Erislandy Lara vs. Vanes Martirosyan, Saturday, HBO, Las Vegas. This one's for the hardcore fans – the ones that follow boxing day in and day out. Lara (17-1-1) and Martirosyan (32-0) have already fought a war of words on Twitter. Lara has become an adopted fan favourite after a terribly scored loss to Paul Williams and a long period of being avoided, while Martirosyan has been widely pilloried by fans for constantly calling fighters out and then balking when the time comes to sign on the dotted line. But apart from all that drama, it's a significant junior middleweight fight in its own right; Lara and Martirosyan are respectively #3 and #10 in the division in the eyes of Transnational Boxing Ranking's Board. Lara is a classy Cuban southpaw, not as tentative as some of the other boxers under that label. His straight left is pinpoint accurate and his footwork, like most Cubans, is something to behold. Martirosyan, who has eaten a steady diet of gatekeepers since 2008, is a fast handed, relatively powerful boxer-puncher. But even against limited opposition, the Armenian-American has been sorely tested. Many (this writer included) thought he should have lost to Kassim Ouma in 2010, and he was dropped in the 1st round before coming back to stop Saul Roman last year. His right hand is his bread and butter, a good omen against a southpaw, but I doubt his three years of sideways career movement have prepared him for a fighter of the likes of Lara. Give me the Cuban, by decision or late stoppage. Also televised will be a featherweight fight between Mikey Garcia (29-0) and Jonathan Barros (34-3-1). Barros is standing in for Orlando Salido, who slammed his finger in a car door (car doors seem to have something against Mexican boxers). He's a decent enough opponent, tough enough to have gotten up from a body shot knockdown delivered by Yuriorkis Gamboa in 2010. He's made a fight of it every time he's stepped up in class, win or lose. I don't think he has it in him to beat Garcia, though, who's just too tight. They'll trade some might left hooks, though.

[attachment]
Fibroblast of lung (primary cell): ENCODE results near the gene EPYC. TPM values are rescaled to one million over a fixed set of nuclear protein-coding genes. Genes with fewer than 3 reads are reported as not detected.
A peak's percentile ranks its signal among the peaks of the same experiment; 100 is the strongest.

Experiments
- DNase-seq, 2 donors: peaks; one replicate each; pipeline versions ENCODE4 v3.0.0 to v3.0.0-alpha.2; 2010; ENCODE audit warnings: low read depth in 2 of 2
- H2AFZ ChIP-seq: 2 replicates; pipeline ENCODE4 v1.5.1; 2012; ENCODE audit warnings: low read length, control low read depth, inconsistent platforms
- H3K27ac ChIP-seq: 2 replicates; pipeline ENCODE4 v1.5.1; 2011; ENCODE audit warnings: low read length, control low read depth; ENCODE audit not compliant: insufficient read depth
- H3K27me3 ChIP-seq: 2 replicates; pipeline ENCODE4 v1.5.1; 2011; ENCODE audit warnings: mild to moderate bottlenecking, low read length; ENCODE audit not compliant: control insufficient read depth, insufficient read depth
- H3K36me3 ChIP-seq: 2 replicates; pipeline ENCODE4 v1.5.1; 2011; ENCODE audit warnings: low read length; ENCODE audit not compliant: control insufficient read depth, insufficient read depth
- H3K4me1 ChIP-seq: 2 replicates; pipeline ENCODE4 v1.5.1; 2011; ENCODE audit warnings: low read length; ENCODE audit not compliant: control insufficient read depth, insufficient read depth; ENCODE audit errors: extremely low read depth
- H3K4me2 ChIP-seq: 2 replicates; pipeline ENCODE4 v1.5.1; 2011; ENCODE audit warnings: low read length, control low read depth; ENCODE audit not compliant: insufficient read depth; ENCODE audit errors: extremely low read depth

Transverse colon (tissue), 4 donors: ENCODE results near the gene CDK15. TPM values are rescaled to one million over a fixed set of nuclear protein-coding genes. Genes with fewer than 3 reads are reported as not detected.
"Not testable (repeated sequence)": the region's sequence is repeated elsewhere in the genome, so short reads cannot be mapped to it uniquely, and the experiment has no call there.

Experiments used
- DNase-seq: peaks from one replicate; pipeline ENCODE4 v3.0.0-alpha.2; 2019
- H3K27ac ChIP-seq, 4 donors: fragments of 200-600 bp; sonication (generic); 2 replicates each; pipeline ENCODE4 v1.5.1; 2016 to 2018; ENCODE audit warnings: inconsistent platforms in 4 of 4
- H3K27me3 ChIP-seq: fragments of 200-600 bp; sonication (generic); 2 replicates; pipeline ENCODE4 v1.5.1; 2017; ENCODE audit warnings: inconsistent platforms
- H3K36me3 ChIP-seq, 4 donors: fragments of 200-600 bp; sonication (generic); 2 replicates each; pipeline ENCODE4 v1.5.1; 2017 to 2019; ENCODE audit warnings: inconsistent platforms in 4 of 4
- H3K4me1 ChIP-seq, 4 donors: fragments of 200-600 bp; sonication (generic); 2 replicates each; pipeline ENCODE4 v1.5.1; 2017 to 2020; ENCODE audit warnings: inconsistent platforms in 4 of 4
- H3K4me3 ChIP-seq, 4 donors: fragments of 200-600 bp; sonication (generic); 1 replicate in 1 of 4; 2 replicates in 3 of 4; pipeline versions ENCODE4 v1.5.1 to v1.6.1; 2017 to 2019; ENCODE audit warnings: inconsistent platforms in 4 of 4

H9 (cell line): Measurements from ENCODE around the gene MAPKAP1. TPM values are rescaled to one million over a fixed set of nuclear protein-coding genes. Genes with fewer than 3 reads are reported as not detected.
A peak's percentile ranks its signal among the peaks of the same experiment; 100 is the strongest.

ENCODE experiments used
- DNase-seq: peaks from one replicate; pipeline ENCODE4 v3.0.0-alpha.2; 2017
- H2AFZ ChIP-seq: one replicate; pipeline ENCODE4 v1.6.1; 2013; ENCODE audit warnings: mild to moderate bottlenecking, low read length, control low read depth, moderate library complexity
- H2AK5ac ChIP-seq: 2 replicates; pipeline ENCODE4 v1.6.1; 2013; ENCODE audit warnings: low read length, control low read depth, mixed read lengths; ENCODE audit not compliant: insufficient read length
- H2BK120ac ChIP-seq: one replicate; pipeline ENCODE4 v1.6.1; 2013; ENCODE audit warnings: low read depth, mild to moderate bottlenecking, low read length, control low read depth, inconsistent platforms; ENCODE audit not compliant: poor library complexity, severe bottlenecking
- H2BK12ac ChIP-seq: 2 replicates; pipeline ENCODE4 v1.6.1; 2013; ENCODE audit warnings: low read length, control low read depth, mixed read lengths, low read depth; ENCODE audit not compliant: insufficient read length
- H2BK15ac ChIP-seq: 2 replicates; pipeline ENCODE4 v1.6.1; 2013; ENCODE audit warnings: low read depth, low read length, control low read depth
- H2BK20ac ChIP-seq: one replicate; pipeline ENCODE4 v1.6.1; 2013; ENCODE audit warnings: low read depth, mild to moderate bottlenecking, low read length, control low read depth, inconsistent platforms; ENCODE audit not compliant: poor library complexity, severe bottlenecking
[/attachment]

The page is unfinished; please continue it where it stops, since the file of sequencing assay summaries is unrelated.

Wladimir Klitschko vs. Mariusz Wach, Saturday, Epix, Hamburg. I'm not entirely sure this rates a full paragraph of preview, but here goes. Klitschko (58-3) has hardly lost a round, let alone a fight, since the mid 2000s. That has been in a good part thanks to his former trainer and mentor Emmanuel Steward, who died less than two weeks ago. Wach (27-0) has few credentials even to be challenging for the heavyweight title, apart from being tall, Polish and new. Can he exploit Wlad's emotional state? I really doubt it. Wlad by earlier-than-usual stoppage. In a split-site double header, Epix are also broadcasting heavyweights Robert Helenius (17-0) and Sherman Williams (35-11-2) fighting in Helsinki, Finland. Helenius is coming back from a year off after getting a gift against Dereck Chisora, while Williams is a never-was.
The Rest. Friday sees featherweight Chris John (47-0-2) fighting Chonlatarn Piriyapinyo (44-0), who might be good, but it's kind of hard to tell because he's never fought outside Thailand. John's never-leave-Asia, never-fight-real-contenders routine is getting kind of old... Friday sees a ShoBox card featuring molly-coddled featherweight prospect Gary Russel., Jr. (20-0) against Roberto Castaneda (20-2-1), coming off a loss to Christopher Martin (not of Coldplay)... Promising South African super middleweight prospect Thomas Oosthuizen (20-0-1) takes on long time trial horse Fulgencio Zuniga (25-5-1) in South Africa Saturday, while junior welterweight Humberto Soto (58-8-2) looks to rebound from his loss to Lucas Matthysse by facing Jose Lopez (17-2-1) at home in Mexico.